It might just be a reflection of my own intellectual preoccupations, but I can’t help but notice some parallels in our efforts to end both police racism and clergy sexual abuse. One concerns the way we frame the problem.
In 2018, there were 7,407 African American homicide victims in the United States. For purposes of comparison, police fatally shot 14 unarmed blacks (and 25 whites) in 2019, according to the Washington Post.
Why, then, do the killings of George Floyd and Rayshard Brooks evoke so much more outrage than the thousands of other fatal acts of criminal violence against African Americans?
I remember asking a similar question about clergy sexual abuse in 2018. That year the Center for Applied Research in the Apostolate reported that in the three-year period from 2015-2017, across the entire country, there were an average of just seven new incidents of abuse per year charged against Catholic priests.
By contrast, in 2017 alone, just in the Commonwealth of Pennsylvania (whose grand jury report caused such furor), 42 school teachers lost their licenses for sexual misconduct. Why was all the outrage directed against clergy?
Well, here’s why. The offending priests were ordained to act in the place of Christ to their congregations, and they had behaved like the devil himself. The Nicene Creed proclaims that the church is holy, but how can that be, when people like this are performing its sacraments?
I said at that time that it would take 50 years for the church to recover its moral authority. Fewer Catholics are going to Mass. The church’s teaching on issues of life and family is dismissed or ridiculed. Parents won’t let their children become altar servers. They have to talk to them about “boundaries.”
That’s how it is with the police. It doesn’t help to say there are more criminals on the street than in the Atlanta and Minneapolis Police Departments. The departments’ job is to keep people safe.
The motto of the Minneapolis police is “To Protect with Courage, To Serve with Compassion.” What’s compassionate about kneeling on a man’s neck until he dies? No wonder black parents feel obliged to give their children “the talk” about interactions with police.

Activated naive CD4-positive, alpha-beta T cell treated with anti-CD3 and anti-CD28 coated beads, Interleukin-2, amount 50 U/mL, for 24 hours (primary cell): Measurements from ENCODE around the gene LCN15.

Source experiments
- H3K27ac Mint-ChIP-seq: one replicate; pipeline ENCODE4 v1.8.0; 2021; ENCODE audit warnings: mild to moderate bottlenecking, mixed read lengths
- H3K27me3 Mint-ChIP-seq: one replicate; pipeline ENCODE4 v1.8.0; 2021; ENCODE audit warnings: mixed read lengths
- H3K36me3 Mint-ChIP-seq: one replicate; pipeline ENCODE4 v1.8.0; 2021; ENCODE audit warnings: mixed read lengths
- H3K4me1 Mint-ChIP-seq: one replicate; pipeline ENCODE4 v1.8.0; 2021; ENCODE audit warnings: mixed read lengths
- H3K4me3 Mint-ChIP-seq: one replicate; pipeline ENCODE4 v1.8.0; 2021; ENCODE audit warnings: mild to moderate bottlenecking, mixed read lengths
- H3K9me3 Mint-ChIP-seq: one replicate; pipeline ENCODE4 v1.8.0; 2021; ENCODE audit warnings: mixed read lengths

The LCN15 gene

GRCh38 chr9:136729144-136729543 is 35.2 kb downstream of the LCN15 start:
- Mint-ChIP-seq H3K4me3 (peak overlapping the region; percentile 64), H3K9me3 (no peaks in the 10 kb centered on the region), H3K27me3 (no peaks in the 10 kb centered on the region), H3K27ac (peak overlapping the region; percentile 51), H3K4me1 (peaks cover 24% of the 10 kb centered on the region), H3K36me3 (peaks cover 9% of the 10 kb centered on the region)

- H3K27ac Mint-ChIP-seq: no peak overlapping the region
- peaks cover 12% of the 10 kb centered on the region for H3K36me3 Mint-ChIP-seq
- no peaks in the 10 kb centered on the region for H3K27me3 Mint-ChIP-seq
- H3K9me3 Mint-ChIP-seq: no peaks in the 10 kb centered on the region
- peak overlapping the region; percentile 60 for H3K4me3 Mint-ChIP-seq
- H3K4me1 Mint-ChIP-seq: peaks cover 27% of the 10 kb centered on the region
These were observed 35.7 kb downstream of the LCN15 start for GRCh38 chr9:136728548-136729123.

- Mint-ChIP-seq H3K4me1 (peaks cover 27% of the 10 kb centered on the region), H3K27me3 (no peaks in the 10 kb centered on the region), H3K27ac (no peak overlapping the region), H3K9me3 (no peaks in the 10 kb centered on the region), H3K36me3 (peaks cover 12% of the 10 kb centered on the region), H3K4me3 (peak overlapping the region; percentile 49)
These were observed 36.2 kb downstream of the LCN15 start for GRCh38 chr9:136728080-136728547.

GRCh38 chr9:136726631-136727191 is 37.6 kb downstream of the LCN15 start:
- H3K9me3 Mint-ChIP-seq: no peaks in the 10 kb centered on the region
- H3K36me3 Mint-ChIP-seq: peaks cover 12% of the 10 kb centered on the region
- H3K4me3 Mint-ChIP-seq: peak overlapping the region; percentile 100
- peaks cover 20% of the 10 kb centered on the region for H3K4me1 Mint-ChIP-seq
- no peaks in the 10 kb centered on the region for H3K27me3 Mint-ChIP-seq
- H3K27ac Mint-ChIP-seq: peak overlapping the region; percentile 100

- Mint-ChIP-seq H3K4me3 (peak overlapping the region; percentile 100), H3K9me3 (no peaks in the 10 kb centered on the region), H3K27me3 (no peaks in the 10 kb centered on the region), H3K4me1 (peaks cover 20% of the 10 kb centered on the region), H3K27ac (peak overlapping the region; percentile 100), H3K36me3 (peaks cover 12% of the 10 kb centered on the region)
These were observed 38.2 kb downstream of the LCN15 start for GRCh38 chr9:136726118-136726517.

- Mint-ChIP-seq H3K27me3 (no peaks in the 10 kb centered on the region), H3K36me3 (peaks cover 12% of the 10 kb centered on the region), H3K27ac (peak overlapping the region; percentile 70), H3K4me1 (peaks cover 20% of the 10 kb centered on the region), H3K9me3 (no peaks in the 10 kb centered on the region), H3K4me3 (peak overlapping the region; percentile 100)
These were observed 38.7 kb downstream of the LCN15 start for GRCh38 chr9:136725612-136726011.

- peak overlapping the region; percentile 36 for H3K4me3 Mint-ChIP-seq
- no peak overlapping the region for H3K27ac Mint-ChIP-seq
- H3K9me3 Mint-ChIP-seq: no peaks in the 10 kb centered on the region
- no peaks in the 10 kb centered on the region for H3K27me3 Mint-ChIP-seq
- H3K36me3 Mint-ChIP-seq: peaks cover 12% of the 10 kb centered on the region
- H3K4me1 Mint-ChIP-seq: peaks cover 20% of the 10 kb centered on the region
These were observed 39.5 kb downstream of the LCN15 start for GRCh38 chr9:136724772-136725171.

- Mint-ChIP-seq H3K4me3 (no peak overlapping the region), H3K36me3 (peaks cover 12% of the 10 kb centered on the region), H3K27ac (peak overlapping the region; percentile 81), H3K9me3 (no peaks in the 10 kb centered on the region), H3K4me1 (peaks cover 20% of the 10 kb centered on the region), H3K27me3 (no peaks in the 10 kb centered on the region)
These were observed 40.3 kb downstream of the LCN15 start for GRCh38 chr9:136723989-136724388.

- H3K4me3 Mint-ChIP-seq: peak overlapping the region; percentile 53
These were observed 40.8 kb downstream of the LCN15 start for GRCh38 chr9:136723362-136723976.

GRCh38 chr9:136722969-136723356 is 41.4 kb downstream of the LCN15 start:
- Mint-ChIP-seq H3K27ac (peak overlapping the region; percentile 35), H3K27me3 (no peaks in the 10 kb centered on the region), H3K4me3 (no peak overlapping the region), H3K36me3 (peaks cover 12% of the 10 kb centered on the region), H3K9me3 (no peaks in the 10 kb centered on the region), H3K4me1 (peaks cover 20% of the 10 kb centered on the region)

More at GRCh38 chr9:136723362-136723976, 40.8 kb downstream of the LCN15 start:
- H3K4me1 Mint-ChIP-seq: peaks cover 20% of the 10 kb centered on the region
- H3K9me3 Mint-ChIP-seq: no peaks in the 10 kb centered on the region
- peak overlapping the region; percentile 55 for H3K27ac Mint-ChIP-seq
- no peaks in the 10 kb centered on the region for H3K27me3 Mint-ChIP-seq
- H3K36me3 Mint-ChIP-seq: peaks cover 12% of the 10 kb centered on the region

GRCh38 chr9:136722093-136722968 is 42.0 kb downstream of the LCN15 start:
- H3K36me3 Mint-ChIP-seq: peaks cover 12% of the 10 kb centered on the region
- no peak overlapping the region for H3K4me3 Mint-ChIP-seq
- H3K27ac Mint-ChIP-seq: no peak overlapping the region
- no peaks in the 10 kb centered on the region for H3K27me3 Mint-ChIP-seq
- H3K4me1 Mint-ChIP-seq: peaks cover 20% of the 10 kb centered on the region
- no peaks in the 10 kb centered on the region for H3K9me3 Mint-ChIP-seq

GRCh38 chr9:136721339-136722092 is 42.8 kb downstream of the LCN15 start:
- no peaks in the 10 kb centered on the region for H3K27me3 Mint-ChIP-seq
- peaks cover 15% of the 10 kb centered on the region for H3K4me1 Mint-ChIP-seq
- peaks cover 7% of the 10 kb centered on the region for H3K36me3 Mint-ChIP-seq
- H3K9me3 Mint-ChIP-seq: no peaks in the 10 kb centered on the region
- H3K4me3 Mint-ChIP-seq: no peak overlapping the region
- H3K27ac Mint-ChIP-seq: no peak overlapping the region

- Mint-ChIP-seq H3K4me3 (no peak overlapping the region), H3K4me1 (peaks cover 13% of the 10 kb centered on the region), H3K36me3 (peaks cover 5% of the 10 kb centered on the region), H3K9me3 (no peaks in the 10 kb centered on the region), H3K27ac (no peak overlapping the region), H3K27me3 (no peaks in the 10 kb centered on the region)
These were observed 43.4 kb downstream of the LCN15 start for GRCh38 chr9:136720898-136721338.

Here’s a second thing. The 2018 story in the Catholic Church was about bishops, more than it was about priests; about oversight of the offenders, not the primary offenses.
The Pennsylvania grand jury report condemned the episcopacy for its failure to supervise abusing priests. The bishops were criticized roundly for drafting a Dallas Charter that excluded themselves from scrutiny by review boards.
This is also where we should turn our attention in the present controversy. Erika Shields, the police chief in Atlanta, resigned hours after a white officer shot and killed Rayshard Brooks. The officer had multiple prior citizen complaints against him.
The mayor of Louisville fired his chief after two killings this spring, Breonna Taylor in March and David McAtee in June. None of the officers involved in Taylor’s or McAtee’s deaths used body cams.
Medaria Arradondo, the chief in Minneapolis, is himself black; he acted quickly to fire the offending cops and reached out to George Floyd’s family. But the officer who killed Floyd had 18 prior complaints of misconduct and excessive force during his career. That should have been a sign to someone up the chain of command.
There’s a phrase in Juvenal’s “Satires” that might be translated as “Who will guard the guardians?” (“Quis custodiet ipsos custodes?”) That’s the right question to ask for both police racism and clergy abuse. The solution is not to defund the police, or to destroy the church. It is to oversee our institutions, and hold them accountable.
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